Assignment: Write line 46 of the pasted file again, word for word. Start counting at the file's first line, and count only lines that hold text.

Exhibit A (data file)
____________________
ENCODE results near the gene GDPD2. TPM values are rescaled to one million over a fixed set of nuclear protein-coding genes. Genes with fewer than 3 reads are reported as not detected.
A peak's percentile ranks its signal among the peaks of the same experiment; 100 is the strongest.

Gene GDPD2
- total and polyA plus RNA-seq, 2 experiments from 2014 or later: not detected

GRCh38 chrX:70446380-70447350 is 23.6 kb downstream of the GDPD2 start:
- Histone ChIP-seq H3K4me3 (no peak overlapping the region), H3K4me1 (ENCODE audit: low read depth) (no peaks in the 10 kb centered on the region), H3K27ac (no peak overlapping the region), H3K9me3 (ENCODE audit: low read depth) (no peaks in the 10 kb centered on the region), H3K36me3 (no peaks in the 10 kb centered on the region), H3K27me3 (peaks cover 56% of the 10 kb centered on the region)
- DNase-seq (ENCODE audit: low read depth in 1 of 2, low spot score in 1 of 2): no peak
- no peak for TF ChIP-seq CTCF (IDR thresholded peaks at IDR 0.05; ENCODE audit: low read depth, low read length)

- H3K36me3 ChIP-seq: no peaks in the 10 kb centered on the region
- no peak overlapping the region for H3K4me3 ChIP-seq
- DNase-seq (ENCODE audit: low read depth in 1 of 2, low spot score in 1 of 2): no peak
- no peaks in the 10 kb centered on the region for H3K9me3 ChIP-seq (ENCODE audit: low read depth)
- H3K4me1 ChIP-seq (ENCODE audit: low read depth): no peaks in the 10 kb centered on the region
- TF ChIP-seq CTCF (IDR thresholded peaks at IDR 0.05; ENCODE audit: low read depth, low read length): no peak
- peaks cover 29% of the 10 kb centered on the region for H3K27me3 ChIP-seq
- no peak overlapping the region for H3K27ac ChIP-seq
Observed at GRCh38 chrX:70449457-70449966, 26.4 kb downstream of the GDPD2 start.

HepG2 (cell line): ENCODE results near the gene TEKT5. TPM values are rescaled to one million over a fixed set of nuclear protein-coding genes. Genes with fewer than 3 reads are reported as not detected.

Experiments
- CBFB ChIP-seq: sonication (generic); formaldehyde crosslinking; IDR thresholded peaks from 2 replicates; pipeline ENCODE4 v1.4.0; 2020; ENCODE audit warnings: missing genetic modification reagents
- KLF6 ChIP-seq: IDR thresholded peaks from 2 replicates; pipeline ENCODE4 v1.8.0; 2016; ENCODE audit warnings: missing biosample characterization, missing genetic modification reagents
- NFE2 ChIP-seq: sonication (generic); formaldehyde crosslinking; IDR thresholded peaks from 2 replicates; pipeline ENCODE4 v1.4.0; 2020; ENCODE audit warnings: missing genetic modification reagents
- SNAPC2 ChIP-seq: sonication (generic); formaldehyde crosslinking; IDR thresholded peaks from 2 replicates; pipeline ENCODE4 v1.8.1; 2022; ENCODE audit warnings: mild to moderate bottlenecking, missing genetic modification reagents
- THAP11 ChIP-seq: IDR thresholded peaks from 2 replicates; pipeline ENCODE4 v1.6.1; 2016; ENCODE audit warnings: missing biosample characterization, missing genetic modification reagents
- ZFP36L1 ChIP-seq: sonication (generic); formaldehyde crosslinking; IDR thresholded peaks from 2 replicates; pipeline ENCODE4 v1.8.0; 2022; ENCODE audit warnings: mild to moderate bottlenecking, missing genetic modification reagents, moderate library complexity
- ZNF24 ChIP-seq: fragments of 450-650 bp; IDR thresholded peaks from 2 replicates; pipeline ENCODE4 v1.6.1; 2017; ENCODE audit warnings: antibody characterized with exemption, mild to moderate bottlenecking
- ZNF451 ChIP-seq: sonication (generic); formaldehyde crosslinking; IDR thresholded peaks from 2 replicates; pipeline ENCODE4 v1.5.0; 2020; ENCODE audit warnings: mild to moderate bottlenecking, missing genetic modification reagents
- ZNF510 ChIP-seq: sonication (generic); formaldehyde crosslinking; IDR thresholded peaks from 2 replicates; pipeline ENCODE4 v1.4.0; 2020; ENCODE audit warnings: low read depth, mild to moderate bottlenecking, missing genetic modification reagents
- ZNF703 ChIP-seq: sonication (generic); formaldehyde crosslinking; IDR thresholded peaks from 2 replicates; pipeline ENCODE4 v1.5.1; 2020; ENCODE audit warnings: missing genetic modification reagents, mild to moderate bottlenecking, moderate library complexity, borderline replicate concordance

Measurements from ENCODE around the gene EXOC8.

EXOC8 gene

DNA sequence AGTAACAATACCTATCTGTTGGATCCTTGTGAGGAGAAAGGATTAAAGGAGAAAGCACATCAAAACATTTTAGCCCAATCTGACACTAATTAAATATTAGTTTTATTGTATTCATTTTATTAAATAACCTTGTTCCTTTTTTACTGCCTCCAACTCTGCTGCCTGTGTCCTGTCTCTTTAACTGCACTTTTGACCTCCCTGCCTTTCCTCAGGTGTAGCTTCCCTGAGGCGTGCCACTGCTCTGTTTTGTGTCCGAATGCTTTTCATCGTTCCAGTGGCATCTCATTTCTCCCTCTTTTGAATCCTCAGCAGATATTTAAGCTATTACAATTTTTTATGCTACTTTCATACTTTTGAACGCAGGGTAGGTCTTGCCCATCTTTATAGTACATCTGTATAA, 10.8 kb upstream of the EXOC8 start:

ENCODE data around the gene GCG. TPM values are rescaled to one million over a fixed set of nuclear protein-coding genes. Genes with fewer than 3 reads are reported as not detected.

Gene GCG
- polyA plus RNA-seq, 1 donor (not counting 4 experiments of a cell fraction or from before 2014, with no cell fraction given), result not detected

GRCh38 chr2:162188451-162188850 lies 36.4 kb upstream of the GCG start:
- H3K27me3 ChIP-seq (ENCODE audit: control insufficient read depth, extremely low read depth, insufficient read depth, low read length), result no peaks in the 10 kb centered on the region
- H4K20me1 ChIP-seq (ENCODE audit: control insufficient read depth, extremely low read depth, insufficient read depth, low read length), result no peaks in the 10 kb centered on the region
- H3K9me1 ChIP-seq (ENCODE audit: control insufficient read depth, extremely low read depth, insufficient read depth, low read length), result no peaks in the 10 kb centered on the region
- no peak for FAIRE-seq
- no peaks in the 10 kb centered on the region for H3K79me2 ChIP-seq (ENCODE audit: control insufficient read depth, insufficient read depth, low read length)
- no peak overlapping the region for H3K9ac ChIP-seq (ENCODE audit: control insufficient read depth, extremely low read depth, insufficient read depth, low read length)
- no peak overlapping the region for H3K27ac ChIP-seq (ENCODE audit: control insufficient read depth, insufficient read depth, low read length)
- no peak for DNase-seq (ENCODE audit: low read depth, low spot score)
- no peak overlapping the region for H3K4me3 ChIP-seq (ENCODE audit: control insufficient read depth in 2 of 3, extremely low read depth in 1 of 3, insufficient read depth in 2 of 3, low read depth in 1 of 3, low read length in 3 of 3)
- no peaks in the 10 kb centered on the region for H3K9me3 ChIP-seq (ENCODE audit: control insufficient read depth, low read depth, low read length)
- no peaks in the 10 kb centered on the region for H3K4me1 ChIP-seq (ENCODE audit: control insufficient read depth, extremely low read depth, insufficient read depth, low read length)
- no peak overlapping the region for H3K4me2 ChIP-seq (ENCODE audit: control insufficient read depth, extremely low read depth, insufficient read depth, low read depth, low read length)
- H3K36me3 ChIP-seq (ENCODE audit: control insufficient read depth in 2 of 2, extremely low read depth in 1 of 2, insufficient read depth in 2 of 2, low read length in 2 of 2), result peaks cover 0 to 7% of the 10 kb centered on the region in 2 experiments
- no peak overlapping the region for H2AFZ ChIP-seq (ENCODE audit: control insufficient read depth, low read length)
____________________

- no peaks in the 10 kb centered on the region for H3K9me3 ChIP-seq (ENCODE audit: control insufficient read depth, low read depth, low read length)